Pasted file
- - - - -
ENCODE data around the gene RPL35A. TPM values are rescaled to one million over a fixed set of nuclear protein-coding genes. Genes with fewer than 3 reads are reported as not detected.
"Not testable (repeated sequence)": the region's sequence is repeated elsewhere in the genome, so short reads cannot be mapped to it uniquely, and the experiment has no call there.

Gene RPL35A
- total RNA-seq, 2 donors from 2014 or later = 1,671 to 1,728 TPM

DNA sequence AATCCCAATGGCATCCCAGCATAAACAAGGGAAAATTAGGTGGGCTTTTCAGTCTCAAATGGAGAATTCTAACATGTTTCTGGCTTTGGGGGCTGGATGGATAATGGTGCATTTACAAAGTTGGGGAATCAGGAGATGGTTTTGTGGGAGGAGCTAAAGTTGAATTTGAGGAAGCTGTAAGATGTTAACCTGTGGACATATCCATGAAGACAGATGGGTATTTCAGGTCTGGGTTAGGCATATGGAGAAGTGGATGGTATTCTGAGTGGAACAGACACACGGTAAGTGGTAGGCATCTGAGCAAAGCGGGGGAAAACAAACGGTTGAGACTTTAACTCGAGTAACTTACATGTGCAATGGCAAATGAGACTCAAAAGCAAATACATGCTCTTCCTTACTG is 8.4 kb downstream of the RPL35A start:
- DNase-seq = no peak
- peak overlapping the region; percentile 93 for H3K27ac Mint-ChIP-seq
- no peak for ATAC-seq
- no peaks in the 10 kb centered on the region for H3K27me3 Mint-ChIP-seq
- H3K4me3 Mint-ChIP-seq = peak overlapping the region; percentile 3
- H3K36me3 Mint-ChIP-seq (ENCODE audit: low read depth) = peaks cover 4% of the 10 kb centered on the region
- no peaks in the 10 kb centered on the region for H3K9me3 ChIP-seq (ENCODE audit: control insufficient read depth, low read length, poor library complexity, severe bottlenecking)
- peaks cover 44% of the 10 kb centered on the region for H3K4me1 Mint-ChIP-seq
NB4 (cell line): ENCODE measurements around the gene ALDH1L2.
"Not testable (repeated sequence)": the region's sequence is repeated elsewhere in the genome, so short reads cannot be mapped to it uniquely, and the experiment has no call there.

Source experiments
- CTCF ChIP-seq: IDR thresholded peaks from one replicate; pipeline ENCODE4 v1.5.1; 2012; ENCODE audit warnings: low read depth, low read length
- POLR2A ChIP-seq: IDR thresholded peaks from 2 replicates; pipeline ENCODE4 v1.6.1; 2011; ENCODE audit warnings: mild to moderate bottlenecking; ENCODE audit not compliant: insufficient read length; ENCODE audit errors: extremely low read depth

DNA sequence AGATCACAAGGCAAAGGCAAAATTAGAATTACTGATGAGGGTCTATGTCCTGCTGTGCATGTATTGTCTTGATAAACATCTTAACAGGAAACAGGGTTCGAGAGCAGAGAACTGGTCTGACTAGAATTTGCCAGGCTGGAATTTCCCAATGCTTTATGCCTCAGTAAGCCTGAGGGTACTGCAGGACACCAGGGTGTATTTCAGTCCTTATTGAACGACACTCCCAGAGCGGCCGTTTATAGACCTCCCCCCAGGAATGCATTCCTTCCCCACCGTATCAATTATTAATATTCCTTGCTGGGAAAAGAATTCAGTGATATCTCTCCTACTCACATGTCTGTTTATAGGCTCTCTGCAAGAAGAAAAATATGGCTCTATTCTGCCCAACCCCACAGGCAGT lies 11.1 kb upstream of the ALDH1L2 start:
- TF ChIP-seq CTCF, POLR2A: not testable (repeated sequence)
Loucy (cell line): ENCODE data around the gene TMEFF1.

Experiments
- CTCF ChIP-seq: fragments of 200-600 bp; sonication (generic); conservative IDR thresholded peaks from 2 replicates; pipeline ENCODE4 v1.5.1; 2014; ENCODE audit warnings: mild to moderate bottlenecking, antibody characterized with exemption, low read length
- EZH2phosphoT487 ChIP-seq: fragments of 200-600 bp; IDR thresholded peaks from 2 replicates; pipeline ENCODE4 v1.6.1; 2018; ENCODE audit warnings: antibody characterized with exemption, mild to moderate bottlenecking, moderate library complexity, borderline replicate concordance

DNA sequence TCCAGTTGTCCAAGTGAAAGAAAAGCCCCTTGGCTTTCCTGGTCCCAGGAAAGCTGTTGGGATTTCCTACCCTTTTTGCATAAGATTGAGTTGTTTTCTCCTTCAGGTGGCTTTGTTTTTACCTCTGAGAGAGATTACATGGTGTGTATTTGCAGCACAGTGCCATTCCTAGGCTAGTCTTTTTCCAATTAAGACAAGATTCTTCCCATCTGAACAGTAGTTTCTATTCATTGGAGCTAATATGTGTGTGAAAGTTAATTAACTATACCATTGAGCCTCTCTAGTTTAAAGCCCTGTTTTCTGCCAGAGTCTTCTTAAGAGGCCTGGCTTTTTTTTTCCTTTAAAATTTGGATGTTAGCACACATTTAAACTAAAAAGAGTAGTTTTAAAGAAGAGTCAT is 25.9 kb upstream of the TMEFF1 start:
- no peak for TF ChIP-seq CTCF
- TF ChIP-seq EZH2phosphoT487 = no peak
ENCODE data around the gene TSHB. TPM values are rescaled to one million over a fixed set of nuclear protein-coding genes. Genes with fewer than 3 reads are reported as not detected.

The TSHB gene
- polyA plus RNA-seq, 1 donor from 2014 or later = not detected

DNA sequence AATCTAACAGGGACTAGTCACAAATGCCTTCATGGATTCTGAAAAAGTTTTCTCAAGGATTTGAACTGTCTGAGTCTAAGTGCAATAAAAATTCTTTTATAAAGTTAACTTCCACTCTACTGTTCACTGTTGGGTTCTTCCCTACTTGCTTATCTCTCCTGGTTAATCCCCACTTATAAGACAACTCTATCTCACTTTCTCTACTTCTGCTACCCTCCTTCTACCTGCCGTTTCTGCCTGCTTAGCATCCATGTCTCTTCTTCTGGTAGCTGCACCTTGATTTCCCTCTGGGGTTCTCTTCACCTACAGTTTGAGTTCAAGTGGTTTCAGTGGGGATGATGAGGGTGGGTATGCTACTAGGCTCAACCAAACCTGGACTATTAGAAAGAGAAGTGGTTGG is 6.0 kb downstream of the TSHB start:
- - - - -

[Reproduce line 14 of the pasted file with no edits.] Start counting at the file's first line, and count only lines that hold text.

NB4 (cell line): ENCODE measurements around the gene ALDH1L2.